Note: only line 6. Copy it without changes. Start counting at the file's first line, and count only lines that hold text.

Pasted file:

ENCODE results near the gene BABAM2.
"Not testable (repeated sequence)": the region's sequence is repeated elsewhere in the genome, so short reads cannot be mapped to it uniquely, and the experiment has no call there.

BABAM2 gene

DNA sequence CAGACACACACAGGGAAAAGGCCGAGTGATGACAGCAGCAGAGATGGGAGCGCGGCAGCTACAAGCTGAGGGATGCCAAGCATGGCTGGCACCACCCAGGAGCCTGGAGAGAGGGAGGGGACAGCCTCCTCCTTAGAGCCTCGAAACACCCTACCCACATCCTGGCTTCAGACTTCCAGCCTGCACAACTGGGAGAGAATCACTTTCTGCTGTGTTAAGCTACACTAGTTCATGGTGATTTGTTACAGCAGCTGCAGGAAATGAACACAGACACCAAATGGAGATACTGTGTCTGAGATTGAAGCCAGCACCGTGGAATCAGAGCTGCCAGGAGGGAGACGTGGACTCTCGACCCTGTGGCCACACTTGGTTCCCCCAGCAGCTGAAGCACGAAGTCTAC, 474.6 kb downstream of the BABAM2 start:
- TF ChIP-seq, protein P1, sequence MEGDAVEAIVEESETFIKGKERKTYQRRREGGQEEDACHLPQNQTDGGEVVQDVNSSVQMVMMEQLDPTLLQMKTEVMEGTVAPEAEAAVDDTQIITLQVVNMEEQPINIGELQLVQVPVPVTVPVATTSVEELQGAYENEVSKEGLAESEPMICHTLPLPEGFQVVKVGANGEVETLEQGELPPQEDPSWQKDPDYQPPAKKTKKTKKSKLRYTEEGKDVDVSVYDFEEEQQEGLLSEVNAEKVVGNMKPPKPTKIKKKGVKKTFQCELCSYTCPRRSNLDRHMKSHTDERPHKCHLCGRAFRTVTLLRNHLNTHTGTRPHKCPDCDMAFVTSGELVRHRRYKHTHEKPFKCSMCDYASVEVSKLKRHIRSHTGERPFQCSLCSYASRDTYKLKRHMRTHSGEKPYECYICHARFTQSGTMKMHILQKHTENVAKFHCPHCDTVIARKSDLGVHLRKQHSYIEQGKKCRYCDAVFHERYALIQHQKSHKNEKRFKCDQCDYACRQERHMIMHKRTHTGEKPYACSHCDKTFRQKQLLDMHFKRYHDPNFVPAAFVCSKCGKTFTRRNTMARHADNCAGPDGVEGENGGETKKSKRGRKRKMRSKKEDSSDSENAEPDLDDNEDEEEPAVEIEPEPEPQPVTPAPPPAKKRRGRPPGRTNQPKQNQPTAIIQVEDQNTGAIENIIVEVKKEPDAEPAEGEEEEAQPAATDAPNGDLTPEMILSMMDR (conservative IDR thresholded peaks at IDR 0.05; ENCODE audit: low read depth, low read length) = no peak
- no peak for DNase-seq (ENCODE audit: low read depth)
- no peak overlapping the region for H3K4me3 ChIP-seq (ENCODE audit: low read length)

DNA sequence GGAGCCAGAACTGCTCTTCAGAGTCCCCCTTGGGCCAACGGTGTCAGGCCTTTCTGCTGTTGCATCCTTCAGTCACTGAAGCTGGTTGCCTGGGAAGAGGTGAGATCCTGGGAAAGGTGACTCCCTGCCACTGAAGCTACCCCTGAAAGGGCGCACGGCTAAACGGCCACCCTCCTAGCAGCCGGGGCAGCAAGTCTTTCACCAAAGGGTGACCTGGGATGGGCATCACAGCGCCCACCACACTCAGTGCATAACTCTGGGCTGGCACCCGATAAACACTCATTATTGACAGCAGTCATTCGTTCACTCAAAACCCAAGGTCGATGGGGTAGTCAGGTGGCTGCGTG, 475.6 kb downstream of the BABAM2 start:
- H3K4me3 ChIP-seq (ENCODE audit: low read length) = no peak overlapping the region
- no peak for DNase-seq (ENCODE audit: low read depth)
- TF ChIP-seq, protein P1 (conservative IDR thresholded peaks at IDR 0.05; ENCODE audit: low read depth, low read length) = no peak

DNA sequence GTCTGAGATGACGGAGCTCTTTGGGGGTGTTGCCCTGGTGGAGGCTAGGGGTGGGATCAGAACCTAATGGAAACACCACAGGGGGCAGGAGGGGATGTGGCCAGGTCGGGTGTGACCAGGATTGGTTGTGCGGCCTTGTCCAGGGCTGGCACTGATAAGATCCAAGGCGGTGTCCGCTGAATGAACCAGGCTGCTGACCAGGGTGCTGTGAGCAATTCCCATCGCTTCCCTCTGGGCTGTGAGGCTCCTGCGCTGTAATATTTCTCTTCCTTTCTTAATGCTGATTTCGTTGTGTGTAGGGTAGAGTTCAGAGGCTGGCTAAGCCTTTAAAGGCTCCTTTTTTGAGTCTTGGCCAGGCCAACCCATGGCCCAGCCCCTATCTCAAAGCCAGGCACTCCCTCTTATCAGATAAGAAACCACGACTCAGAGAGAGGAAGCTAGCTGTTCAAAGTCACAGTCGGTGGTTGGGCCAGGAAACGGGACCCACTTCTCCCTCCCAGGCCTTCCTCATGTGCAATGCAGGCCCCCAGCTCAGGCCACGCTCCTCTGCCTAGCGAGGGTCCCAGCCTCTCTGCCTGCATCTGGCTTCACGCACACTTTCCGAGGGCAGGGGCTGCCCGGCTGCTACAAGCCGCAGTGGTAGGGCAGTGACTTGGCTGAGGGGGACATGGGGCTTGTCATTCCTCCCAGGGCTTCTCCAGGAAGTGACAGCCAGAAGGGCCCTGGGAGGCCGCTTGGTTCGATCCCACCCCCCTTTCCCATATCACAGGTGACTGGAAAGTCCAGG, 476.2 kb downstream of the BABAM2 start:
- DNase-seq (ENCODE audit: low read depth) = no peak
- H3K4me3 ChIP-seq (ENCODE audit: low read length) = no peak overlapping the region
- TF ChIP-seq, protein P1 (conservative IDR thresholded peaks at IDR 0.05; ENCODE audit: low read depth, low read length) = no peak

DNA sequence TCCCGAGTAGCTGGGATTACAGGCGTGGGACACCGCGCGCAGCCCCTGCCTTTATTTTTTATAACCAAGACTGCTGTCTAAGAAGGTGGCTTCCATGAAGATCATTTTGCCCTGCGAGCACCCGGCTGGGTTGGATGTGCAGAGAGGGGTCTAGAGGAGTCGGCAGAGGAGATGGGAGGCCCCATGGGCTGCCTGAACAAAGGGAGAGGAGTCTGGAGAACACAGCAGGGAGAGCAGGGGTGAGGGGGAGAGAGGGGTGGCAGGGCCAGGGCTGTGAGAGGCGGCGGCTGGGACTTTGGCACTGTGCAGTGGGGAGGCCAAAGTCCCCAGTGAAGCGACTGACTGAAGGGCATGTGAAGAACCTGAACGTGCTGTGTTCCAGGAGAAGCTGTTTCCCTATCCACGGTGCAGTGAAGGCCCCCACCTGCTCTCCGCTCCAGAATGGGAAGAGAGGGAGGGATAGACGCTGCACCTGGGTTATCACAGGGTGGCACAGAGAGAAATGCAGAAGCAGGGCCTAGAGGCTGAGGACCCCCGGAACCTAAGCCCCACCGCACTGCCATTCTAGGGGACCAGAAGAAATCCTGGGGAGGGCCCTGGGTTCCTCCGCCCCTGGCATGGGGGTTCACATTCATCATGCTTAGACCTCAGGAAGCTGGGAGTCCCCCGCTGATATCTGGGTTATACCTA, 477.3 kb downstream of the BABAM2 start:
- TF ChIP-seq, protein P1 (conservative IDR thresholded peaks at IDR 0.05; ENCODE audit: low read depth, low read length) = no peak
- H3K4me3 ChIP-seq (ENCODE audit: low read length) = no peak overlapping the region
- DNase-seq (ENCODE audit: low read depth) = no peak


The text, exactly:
- no peak for DNase-seq (ENCODE audit: low read depth)